Some American teens are having to delay getting their driver’s licenses as the result of an uneven economic recovery and rising prices, a new Nationwide Mutual Insurance Company survey shows. The poll, conducted online by Harris Interactive on behalf of Nationwide, surveyed 1,483 parents of driving age teens (15-19 year olds) between December 10, 2010 and January 5, 2011.
With high unemployment, concerns over rising gas prices and inflation, plus the cost of auto insurance for young drivers, the expense of getting a teen behind the wheel is greater than ever.
“Our survey found that households with teen drivers shell out an average of nearly $3,100 each year to allow their teens to drive,” said Larry Thursby, Vice President of Auto Product & Pricing at Nationwide Insurance. “After analyzing Nationwide’s four million auto policies, we found nearly a half percentage decrease in policies with teen drivers, from 5.8 in 2008 to 5.4 in 2011. While other factors are involved, the cost of having a teen driver is a major one.”
Parents of driving age teens worried of costs
Today, in this time of economic uncertainty, parents of teens are primarily concerned about the costs associated with their teen driving (second only to distracted driving). On average, parents of teens pay or will pay nearly two-thirds or more of all costs associated with their child driving, ranging from their teen’s car insurance to gasoline. Further, 41 percent of parents will pay for all of the costs associated with their child driving, while 32 percent will share these costs with their teen. Only one in six parents of teens say that their teen will pay for all of the driving expenses.
Of all the parental concerns associated with the costs of teen driving, auto insurance tops the list with 66 percent of parents noting this as a top concern. Also, 55 percent of parents noted increasing insurance costs if their teen gets into an accident as a top concern. The price of gasoline was third in line with 54 percent. Insurance concerns are notable as 70 percent of parents of teen drivers insure their child on their auto insurance policy, experiencing a yearly average increase of approximately $800.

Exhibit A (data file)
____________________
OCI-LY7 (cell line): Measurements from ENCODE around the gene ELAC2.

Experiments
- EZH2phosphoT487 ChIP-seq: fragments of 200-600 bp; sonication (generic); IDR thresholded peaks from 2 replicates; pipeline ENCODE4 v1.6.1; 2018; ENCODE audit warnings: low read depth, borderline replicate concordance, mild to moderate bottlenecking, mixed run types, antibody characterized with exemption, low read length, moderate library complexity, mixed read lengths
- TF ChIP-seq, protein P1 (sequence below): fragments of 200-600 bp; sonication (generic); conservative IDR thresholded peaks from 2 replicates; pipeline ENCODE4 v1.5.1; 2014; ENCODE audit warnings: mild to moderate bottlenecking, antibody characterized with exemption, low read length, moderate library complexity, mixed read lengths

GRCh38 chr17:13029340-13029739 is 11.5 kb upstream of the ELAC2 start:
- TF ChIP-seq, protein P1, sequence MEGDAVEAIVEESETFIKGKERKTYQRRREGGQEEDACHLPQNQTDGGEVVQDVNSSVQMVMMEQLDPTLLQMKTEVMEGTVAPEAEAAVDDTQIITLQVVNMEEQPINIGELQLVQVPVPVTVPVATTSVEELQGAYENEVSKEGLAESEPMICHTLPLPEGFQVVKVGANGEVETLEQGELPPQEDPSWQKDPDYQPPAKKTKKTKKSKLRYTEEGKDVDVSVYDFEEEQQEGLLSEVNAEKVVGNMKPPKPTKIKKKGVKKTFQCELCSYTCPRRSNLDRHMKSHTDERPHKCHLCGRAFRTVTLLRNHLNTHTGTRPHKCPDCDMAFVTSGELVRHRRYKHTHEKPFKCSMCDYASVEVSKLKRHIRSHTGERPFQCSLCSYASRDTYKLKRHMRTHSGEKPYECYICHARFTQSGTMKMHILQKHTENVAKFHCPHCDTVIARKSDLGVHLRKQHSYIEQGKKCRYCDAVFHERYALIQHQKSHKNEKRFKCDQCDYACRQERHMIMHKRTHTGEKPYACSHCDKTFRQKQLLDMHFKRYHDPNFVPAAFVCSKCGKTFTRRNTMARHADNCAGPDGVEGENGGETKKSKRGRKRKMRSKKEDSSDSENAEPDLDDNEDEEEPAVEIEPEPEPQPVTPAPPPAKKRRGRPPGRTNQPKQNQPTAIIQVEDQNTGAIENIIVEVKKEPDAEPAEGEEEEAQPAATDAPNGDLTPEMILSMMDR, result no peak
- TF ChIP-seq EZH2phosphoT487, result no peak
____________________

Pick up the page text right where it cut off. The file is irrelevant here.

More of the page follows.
“Today, households with teen drivers are paying a substantial amount of money each year to allow their teens to drive,” said Thursby. “And, as such a large number of parents taking the financial hit for their teens driving, many families of teens are realizing that, as a result of the economic downturn, adjustments and sacrifices are necessary to help allow their teens to drive.”
Nationwide Insurance also found that half of the parents of driving age teens say they have made financial cutbacks to allow a child to drive, including cutting back on entertainment expenses (40 percent), eating out (38 percent) or vacation expenses (35 percent).
The survey also found that one-third of parents of teen drivers say that their child has been forced to get a job to pay for driving expenses due to the economic downturn. Around two in 10 parents say that their child will have to use a family car instead of getting their own (21 percent), or they are not purchasing a car for their teen as originally planned (15 percent).